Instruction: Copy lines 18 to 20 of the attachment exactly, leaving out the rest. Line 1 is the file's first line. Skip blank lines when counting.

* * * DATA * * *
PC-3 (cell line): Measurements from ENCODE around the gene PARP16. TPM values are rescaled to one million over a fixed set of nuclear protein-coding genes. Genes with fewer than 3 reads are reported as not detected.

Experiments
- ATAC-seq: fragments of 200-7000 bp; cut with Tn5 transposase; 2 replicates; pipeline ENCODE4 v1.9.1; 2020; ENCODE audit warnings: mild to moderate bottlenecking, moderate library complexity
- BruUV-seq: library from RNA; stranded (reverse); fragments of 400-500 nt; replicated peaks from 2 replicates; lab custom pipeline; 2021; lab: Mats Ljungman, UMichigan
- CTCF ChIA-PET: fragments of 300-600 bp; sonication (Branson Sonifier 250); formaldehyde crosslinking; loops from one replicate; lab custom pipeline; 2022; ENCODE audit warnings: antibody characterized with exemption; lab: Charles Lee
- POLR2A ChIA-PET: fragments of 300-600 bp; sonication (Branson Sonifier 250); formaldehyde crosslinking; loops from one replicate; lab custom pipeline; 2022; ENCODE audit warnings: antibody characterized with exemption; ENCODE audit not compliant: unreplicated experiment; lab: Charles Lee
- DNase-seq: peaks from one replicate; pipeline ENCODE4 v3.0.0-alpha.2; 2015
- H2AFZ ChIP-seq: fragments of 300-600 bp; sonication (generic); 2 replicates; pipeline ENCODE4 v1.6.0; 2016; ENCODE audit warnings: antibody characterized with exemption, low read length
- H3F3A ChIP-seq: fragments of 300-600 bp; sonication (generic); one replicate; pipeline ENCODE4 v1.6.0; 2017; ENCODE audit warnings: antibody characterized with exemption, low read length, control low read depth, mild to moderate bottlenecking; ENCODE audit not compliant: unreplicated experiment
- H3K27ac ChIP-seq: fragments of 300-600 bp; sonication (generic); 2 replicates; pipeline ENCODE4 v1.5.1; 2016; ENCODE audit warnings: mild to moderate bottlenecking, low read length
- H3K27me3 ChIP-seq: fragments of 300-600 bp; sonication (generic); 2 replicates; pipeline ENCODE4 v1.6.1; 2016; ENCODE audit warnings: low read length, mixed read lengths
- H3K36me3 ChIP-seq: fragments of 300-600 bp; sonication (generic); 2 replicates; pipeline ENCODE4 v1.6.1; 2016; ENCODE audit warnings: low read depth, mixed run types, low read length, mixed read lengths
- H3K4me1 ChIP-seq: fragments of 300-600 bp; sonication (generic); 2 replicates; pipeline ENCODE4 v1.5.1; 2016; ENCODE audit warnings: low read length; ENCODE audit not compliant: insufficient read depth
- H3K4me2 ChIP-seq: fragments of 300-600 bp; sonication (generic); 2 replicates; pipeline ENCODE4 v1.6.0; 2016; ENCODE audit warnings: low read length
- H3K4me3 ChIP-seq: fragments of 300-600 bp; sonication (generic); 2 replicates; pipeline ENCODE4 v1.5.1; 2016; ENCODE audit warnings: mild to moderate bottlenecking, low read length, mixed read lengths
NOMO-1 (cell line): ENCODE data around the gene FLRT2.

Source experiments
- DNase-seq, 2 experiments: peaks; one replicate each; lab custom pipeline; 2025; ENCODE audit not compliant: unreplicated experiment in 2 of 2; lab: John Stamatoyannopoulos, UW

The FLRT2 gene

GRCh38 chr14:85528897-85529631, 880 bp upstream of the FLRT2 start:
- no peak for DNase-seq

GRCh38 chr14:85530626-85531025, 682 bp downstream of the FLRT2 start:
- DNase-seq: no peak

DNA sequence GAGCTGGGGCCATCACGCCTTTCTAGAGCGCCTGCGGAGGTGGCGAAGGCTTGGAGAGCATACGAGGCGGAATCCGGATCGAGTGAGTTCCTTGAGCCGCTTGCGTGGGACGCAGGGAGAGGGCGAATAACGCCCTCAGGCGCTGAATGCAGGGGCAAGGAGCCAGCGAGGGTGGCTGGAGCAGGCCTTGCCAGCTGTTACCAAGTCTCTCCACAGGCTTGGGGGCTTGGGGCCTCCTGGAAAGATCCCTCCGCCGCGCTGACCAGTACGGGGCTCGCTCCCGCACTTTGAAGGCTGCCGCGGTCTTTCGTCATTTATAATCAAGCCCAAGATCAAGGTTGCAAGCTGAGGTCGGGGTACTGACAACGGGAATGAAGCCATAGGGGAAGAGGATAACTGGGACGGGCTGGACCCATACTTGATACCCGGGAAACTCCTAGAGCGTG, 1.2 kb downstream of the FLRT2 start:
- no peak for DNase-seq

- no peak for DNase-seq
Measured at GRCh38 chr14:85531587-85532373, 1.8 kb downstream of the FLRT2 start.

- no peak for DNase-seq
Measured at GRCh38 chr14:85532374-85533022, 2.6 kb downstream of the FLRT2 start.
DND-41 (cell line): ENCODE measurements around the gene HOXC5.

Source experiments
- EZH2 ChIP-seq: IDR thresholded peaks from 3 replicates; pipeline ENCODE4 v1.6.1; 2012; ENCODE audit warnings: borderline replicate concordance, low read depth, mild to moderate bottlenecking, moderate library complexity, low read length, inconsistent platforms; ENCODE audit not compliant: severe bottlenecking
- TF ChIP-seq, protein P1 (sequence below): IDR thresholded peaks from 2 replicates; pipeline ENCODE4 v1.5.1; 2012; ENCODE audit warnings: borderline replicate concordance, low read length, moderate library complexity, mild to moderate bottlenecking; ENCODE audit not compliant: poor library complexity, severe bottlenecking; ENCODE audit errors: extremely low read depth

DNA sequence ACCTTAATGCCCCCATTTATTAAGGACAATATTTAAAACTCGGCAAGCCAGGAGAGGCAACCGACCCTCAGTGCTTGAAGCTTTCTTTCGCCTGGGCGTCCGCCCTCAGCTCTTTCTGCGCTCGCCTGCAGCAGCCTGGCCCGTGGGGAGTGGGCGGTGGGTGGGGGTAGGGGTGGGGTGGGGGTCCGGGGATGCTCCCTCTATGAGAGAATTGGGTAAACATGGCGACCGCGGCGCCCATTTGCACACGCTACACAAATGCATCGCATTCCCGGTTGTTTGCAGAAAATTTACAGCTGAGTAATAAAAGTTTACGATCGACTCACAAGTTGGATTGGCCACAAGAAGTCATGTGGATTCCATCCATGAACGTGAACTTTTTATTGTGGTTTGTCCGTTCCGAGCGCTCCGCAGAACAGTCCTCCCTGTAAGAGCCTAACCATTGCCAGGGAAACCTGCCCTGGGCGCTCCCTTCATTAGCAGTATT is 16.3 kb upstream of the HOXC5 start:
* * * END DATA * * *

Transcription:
- DNase-seq, 2 experiments: peaks; one replicate each; lab custom pipeline; 2025; ENCODE audit not compliant: unreplicated experiment in 2 of 2; lab: John Stamatoyannopoulos, UW

The FLRT2 gene

GRCh38 chr14:85528897-85529631, 880 bp upstream of the FLRT2 start: